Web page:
STORRS, Conn. - Had it not been for his playing days at West Henderson High School, John Dunn may have never found his calling as a coach, teacher and mentor of the game of football.
Back in his small hometown of Hendersonville, N.C., Dunn remembers one day at practice having a conversation with his coach, asking him if this was his full-time job, merely out of curiosity. When his coach said yes, a door of opportunity instantly opened for the teenager.
"From that point on, I knew I wanted to coach," said Dunn, who was named the new offensive coordinator of UConn football on Jan. 12. "I couldn't believe it was work and that you could get paid for it. I still feel the same to this day."
The original plan for Dunn was to graduate from college before returning to the high school ranks as a teacher and coach, but one thing led to another over a 10-plus year span that rerouted his intentions.
"My high school coach was our coach. I didn't even know what a coordinator was until college," said Dunn, who played as a walk-on at North Carolina from 2001-03.
Since making this revelation as a young man, Dunn's coaching stops have included North Carolina, LSU, Maryland and the Chicago Bears - making what was once a dream, for the former quarterback and tight end, a reality.
Dunn's most recent job was two seasons with the Bears under head coach John Fox, where he served as the offensive quality control coach in 2016 and an offensive assistant in 2017.
Once the job came up at UConn, though, his chance to reconnect with head coach Randy Edsall was an easy decision.
"He gave me a call when this opportunity (at UConn) came up. To have a chance to be back with him and work with this program...was too good to pass up," said Dunn. "(Coach Edsall) is a phenomenal guy to work for. It's very easy to work for someone when your values and philosophies align."
In 2011, Edsall took the head coaching job at Maryland and hired Dunn as the tight ends coach and recruiting coordinator. The duo worked together for all five seasons with the Terrapins, before heading to the NFL for separate opportunities.
Dunn has been reunited with Edsall for the upcoming 2018 season and looks forward to implementing his offensive-minded tactics into the program.
"It's amazing because every stop along the way, you keep picking up things and reshaping thoughts to make them your own," said Dunn. "There are a lot of ways to do the same thing, so how we teach it, develop it and practice it is important."
Dunn emphasized a player-driven offense, as opposed to a play-driven approach. Using the spring practice season to assess the team and each players' skills will be crucial, heading into the summer months.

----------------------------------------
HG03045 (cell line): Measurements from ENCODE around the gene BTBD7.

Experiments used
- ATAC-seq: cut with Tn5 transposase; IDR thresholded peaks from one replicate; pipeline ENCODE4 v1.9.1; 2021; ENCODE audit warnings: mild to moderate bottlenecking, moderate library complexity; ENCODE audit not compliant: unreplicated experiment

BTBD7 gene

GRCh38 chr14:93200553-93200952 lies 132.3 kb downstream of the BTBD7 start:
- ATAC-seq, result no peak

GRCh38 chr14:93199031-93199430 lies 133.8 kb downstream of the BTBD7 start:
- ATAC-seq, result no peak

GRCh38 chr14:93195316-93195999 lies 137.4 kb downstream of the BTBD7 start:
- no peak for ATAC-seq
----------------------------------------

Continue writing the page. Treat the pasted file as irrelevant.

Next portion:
"That's part of the process going through the spring and figuring out what is our best personnel grouping, and figuring out how much running we can do and how much passing we can do," said Dunn.
If there is one thing Dunn has learned since beginning his coaching career, it's to not make quick judgments in player evaluations over short periods of time. This spring, he will focus on skillsets, using effort and toughness as the baseline.
"Effort and toughness have to be the foundation. That's something you have or you don't," said Dunn.
"In terms of position, it becomes more specific. Obviously across the board, no matter what position you are talking about, athleticism is a big one...At the quarterback position, we look for leadership, accuracy, having good feet in the pocket and getting away from pressure."
When UConn football reaches opening kickoff against defending American Athletic Conference champion UCF on Aug. 30, Dunn's offensive vision will come to fruition, with two thoughts in mind: speed and variety.
"We will be no-huddle. We'll be very multiple, be it formations, personnel groupings or looks. I kind of call it the illusion of sophistication, when different things look the same and same things look different," said Dunn. "We will change the tempo of the game."
Luckily for Dunn, his most recent stop was in Chicago and not Baton Rouge. On his second day after arriving to UConn, a snowstorm was no surprise to him, serving as an omen for colder fall temperatures during the season.
"I was used to it coming from Chicago," said Dunn. "It's a beautiful campus and an incredible facility we play in. I hadn't been on campus before. The school in and of itself, the layout and the facilities are second to none."
As he prepares for another season under Edsall, just in a different location, many of his thoughts on the game of football have changed over time. He's no longer a kid from Hendersonville worried purely about football; the game has transcended in its meaning.
"When I was younger, it was more about the football than anything else," said Dunn. "The more I got into this, the more I realized it's all about the relationships with people and helping them develop. That's the biggest thing...not just making them better players, but better men when they leave UConn."
He credited Edsall for his "holistic" approach to the game, in caring about the players as people and taking interest in their academic and athletic advancement. Hence, the two coaches' values and philosophies are still in line with each other.
Coming off a 3-9 season, rebuilding continues for the Huskies with some new faces on the coaching staff. Dunn looks to a bright future for the football program, as the spring season rolls on.
"I think there is no one better here than Coach Edsall and there is no secret - success comes from hard work...You need to develop as coaches and teachers, helping players develop in their fundamentals and techniques," said Dunn. "If your process is right, you'll have success."
Dunn comes from a sports-driven family, as his wife, Lindsay, played volleyball at UNC Wilmington. When he isn't working, he spends every free moment with his five-year-old son, Carter, and two-year-old daughter, Emerson.
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